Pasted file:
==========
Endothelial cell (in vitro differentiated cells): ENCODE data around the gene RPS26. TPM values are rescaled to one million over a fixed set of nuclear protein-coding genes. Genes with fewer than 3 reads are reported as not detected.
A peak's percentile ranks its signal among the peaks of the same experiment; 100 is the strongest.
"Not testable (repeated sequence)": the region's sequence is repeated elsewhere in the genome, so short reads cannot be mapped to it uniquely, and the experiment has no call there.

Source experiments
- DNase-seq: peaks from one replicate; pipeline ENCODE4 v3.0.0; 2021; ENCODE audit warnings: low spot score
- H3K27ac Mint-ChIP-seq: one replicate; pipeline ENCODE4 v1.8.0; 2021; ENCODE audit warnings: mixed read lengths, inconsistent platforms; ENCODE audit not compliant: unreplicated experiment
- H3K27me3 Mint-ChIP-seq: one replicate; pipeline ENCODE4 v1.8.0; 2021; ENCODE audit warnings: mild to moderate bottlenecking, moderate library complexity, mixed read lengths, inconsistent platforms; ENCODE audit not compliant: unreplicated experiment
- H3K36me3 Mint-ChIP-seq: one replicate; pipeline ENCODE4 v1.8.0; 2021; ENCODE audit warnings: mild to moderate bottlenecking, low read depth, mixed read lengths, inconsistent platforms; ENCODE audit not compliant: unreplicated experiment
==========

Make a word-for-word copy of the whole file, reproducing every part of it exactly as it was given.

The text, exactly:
Endothelial cell (in vitro differentiated cells): ENCODE data around the gene RPS26. TPM values are rescaled to one million over a fixed set of nuclear protein-coding genes. Genes with fewer than 3 reads are reported as not detected.
A peak's percentile ranks its signal among the peaks of the same experiment; 100 is the strongest.
"Not testable (repeated sequence)": the region's sequence is repeated elsewhere in the genome, so short reads cannot be mapped to it uniquely, and the experiment has no call there.

Source experiments
- DNase-seq: peaks from one replicate; pipeline ENCODE4 v3.0.0; 2021; ENCODE audit warnings: low spot score
- H3K27ac Mint-ChIP-seq: one replicate; pipeline ENCODE4 v1.8.0; 2021; ENCODE audit warnings: mixed read lengths, inconsistent platforms; ENCODE audit not compliant: unreplicated experiment
- H3K27me3 Mint-ChIP-seq: one replicate; pipeline ENCODE4 v1.8.0; 2021; ENCODE audit warnings: mild to moderate bottlenecking, moderate library complexity, mixed read lengths, inconsistent platforms; ENCODE audit not compliant: unreplicated experiment
- H3K36me3 Mint-ChIP-seq: one replicate; pipeline ENCODE4 v1.8.0; 2021; ENCODE audit warnings: mild to moderate bottlenecking, low read depth, mixed read lengths, inconsistent platforms; ENCODE audit not compliant: unreplicated experiment